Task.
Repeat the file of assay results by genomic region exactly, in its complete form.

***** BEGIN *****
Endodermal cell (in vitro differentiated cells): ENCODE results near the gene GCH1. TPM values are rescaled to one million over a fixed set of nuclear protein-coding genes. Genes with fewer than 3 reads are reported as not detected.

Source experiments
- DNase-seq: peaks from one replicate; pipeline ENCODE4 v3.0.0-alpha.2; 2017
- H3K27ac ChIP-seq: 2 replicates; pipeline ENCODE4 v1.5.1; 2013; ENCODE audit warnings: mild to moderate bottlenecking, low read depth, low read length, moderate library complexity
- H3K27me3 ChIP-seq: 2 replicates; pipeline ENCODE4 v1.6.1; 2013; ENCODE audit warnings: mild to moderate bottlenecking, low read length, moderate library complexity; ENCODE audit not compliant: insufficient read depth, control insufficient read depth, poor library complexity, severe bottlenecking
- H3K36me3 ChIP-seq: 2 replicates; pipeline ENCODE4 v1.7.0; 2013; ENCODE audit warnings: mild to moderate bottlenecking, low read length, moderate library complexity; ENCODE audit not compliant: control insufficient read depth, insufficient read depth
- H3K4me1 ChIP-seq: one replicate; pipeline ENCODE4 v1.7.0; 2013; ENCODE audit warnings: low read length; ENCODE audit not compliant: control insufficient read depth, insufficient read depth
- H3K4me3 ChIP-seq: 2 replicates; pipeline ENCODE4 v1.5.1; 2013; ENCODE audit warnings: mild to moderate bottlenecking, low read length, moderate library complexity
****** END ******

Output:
Endodermal cell (in vitro differentiated cells): ENCODE results near the gene GCH1. TPM values are rescaled to one million over a fixed set of nuclear protein-coding genes. Genes with fewer than 3 reads are reported as not detected.

Source experiments
- DNase-seq: peaks from one replicate; pipeline ENCODE4 v3.0.0-alpha.2; 2017
- H3K27ac ChIP-seq: 2 replicates; pipeline ENCODE4 v1.5.1; 2013; ENCODE audit warnings: mild to moderate bottlenecking, low read depth, low read length, moderate library complexity
- H3K27me3 ChIP-seq: 2 replicates; pipeline ENCODE4 v1.6.1; 2013; ENCODE audit warnings: mild to moderate bottlenecking, low read length, moderate library complexity; ENCODE audit not compliant: insufficient read depth, control insufficient read depth, poor library complexity, severe bottlenecking
- H3K36me3 ChIP-seq: 2 replicates; pipeline ENCODE4 v1.7.0; 2013; ENCODE audit warnings: mild to moderate bottlenecking, low read length, moderate library complexity; ENCODE audit not compliant: control insufficient read depth, insufficient read depth
- H3K4me1 ChIP-seq: one replicate; pipeline ENCODE4 v1.7.0; 2013; ENCODE audit warnings: low read length; ENCODE audit not compliant: control insufficient read depth, insufficient read depth
- H3K4me3 ChIP-seq: 2 replicates; pipeline ENCODE4 v1.5.1; 2013; ENCODE audit warnings: mild to moderate bottlenecking, low read length, moderate library complexity